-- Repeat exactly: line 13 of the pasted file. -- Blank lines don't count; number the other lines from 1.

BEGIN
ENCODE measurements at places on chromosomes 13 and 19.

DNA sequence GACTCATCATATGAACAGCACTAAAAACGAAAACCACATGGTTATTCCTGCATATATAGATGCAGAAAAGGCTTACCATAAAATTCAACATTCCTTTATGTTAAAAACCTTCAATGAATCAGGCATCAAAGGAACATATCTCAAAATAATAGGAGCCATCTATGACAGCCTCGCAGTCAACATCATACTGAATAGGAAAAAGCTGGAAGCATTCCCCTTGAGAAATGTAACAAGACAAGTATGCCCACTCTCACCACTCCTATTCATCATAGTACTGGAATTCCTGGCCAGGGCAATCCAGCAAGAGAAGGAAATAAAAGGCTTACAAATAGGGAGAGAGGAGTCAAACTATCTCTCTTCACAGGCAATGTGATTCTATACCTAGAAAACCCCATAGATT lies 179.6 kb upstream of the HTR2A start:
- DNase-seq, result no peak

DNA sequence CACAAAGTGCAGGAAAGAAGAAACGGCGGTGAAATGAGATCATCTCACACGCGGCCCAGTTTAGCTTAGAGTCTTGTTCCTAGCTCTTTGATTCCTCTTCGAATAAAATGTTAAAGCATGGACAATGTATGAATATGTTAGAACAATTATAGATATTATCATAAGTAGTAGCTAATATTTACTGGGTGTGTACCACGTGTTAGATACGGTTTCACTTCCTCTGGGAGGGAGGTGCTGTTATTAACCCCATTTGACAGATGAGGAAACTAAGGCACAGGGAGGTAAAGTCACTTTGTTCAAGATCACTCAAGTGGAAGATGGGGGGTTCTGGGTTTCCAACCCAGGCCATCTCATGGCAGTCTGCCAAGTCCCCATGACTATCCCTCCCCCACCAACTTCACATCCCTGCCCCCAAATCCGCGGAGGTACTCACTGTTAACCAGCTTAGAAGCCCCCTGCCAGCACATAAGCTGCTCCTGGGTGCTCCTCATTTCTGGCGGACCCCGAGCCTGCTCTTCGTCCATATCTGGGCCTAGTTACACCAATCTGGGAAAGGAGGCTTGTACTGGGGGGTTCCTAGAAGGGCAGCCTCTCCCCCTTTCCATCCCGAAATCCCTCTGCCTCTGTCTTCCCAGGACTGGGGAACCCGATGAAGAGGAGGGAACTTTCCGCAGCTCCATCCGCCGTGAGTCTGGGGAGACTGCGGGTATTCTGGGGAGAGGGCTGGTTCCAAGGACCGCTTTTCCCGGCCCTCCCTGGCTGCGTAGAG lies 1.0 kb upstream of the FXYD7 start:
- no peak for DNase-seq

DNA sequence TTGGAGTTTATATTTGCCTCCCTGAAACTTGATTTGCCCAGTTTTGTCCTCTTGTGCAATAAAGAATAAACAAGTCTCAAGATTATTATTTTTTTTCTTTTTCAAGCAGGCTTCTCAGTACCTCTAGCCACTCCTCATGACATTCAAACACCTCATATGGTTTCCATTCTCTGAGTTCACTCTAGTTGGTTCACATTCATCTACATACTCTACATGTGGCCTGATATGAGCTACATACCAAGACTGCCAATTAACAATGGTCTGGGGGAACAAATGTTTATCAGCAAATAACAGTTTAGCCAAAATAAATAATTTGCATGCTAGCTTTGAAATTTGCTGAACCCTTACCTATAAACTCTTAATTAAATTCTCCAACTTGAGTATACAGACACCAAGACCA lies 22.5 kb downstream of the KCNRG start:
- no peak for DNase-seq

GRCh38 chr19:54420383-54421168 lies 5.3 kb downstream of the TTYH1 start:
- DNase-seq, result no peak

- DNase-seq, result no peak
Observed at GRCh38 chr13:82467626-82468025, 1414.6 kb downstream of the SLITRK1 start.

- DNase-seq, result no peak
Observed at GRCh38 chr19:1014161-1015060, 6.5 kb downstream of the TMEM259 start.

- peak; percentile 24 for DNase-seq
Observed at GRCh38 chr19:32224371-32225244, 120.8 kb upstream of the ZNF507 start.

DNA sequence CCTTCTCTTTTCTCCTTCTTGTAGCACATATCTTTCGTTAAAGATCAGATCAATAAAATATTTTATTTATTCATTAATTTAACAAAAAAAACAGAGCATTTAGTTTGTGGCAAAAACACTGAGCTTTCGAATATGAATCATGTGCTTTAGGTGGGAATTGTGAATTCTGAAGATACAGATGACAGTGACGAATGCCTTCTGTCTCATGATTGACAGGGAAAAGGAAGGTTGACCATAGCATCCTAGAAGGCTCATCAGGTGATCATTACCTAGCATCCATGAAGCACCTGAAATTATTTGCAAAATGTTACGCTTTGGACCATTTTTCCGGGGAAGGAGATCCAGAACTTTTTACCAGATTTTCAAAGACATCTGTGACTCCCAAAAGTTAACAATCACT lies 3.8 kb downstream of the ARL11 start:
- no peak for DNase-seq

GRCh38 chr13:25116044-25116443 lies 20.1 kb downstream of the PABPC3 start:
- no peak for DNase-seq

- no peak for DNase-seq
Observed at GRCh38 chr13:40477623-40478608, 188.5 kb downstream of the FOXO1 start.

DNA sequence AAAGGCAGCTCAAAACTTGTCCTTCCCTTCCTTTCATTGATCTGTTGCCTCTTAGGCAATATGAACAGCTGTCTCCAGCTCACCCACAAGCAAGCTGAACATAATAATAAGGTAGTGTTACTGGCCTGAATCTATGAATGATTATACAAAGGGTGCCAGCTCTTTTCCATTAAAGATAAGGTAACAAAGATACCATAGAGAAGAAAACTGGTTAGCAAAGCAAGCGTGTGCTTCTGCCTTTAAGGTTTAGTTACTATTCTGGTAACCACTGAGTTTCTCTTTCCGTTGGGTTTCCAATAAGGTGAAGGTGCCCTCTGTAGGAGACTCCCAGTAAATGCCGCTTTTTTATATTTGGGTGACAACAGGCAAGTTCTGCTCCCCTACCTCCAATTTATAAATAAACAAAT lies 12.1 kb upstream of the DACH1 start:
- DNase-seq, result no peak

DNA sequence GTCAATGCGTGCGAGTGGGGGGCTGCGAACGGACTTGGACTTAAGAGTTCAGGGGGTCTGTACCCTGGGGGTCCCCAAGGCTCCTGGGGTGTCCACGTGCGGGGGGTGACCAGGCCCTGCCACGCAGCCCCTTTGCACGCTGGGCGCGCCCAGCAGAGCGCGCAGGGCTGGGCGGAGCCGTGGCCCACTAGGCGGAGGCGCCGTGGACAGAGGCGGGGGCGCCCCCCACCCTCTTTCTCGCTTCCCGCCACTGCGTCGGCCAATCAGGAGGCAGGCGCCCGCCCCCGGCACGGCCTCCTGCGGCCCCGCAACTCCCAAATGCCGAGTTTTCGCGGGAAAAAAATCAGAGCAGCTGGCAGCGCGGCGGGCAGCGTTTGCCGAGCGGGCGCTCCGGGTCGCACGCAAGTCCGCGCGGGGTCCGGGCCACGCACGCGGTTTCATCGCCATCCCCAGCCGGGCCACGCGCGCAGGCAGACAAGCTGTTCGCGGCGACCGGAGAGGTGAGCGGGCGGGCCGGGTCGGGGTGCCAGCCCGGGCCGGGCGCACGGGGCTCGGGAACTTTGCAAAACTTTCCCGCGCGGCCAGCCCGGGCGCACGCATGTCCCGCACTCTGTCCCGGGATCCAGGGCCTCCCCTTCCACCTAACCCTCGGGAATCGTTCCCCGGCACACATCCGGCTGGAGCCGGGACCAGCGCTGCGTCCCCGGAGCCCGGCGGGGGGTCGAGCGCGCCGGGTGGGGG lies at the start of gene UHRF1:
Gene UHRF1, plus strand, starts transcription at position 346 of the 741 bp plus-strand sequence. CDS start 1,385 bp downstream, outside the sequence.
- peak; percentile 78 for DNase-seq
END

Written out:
Observed at GRCh38 chr19:1014161-1015060, 6.5 kb downstream of the TMEM259 start.